This week, the Miller Center will host an international workshop on "Rethinking the Triangle: Washington-Beijing-Taipei.” The workshop is an attempt to bring the three sides of the Washington-Beijing-Taipei triangle together to discuss the possibility of moving from the Cold War model of an exclusive security triangle to a more realistic inclusive, opportunity-driven triangle. Public sessions on Thursday, March 28 will feature three perspectives from experts from China, Taiwan, and the United States in an attempt to explore a new paradigm for these interrelationships based on inclusiveness and opportunity rather than each hedging against increasingly unlikely crises.
Brantly Womack, the Miller Center’s C. K. Yen Chair, Professor of Foreign Affairs at the University of Virginia and the workshop’s organizer, recently published an article in the Asia Times Online explaining the need to rethink the relationship between China, Taiwan and the United States. Although the Cold War defined the relationship between the three states for several decades, since 2008, the relationships have become fundamentally unstable and more complex. According to Womack:
The rivalry in the relationship between Washington and Beijing has become more global but also more cautious since each needs the other in many facets of global governance.
Meanwhile, the relationship across the Taiwan Strait has become a mainstay of Taiwan's economic prospects, and avoiding crisis is now vital to the careers of the leadership on both sides. The Washington-Taiwan relationship was strained by the brinksmanship of Chen Shui-bian, president of Taiwan from 2000 to 2008, and currently doubts are raised about continuing arms sales.
Meanwhile, China has developed the military capacity to render American military assistance to Taiwan either ineffective or too costly. Thus many American analysts consider "the Taiwan problem" the greatest strategic flashpoint in Asia.
Womack argues that the relationships between the states have been too focused on the security aspect and should instead shift to creating new opportunities. Womack asserts that the United States can take concrete steps to facility the transition from a security triangle to an opportunity triangle. He writes:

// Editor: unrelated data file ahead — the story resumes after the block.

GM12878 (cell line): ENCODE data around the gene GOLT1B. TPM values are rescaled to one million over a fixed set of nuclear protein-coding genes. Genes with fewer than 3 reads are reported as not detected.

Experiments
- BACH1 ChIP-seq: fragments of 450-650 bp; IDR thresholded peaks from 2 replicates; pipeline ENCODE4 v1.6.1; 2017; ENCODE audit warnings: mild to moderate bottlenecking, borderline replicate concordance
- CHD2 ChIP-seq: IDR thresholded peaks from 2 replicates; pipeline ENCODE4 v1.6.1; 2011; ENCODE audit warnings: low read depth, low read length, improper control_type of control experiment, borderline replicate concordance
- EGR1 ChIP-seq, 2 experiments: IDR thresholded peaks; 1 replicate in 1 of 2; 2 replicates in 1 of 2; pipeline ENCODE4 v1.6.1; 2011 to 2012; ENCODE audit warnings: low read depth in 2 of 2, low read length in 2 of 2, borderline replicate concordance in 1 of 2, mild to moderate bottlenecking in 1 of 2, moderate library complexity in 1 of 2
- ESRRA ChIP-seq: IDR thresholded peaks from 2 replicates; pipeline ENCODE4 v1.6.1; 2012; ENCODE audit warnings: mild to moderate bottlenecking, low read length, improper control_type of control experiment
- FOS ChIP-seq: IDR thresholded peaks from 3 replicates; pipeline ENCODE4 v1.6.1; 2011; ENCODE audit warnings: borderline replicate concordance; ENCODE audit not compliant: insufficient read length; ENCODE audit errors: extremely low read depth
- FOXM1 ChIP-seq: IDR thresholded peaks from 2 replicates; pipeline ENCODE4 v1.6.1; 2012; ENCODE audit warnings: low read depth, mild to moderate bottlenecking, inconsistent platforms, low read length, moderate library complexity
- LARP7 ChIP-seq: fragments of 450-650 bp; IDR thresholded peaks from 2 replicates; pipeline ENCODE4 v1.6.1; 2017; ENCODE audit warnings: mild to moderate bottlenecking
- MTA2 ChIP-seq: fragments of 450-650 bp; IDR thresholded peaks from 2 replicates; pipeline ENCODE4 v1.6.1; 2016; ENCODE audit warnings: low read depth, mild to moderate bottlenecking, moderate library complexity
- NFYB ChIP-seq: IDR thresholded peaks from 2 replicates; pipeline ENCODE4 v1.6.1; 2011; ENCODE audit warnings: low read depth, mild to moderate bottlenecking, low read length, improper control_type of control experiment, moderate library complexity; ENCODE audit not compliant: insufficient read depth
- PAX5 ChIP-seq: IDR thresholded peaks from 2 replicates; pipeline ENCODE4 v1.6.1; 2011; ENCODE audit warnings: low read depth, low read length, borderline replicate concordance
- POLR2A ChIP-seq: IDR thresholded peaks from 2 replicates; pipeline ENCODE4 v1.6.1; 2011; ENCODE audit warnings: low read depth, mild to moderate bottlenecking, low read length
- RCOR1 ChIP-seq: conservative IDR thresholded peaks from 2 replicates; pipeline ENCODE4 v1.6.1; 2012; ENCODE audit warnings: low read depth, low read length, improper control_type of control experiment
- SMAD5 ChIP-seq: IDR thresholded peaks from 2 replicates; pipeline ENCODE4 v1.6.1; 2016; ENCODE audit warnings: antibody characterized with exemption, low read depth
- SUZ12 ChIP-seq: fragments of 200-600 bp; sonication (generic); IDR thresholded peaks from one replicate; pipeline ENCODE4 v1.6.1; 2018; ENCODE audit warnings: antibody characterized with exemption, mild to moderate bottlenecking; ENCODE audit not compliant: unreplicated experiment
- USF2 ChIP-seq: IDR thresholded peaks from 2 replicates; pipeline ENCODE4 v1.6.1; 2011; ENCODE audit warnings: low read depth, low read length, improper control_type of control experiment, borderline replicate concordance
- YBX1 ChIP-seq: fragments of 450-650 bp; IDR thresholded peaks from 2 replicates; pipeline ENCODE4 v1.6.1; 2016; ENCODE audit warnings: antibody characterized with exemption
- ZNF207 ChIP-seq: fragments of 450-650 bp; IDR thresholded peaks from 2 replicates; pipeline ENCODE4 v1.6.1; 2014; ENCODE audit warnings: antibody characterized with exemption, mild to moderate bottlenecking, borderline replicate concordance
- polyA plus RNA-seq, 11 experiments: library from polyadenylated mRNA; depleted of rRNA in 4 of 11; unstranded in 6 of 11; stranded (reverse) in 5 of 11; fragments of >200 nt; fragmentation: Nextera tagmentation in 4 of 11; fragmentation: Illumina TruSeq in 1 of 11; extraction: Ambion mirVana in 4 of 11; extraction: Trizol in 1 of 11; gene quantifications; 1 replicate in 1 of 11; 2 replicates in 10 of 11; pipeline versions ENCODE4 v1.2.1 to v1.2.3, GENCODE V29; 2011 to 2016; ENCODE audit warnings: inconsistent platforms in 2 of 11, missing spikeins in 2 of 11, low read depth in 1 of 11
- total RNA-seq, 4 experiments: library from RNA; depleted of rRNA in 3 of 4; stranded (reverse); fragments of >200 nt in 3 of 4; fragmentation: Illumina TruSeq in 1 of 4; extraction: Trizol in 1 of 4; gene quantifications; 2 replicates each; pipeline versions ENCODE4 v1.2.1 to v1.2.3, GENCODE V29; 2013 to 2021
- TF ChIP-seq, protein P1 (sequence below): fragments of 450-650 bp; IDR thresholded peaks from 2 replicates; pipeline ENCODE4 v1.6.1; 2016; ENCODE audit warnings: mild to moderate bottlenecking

Delicate diplomacy is called for, since at present each side is suspicious of unilateral initiatives. The PRC watches for collusion between the US and Taiwan, while Taiwan is afraid that deals between the US and the PRC might sacrifice its status. Thus the first task is to have an awareness of the possibility of paradigm change and to be responsive to diplomatic opportunities as they emerge.
Second, the US should encourage track two and private initiatives that further inclusiveness. The specific challenge is to foster relationships with Taiwan that presume a peaceful cross-strait relationship and benefit all sides.
Third, the US should focus attention on the economic and societal aspects of its relationship with Taiwan. Presently Taiwan is most often discussed at "the Taiwan problem" or as a purchaser of American weapons. In fact, the US-Taiwan relationship has always been more multi-faceted than these security matters, but the American contribution to Taiwan's socio-economic development has been shadowed by the security triangle. The existing economic realities and future regionally-embedded opportunities should be highlighted.
Fourth, the US needs to show respect for Taiwan as an international voice. Taiwan should not be left out of American diplomatic activity regarding the Senkaku/Diaoyu Islands and the South China Sea. Taiwan is not a sovereign state, but it is a stakeholder in these disputes. Its continuous occupation since 1956 of Taiping Island in the Spratlys is one of the strongest legal grounds for the Chinese claim in the area, and Taiwan's commitment to a peaceful resolution cannot be doubted.
Similarly, the Chinese claim to the Senkaku/Diaoyu Islands rests on them being part of Taiwan. President Ma Ying-jeou's proposals for participating in a negotiated solution should be taken seriously.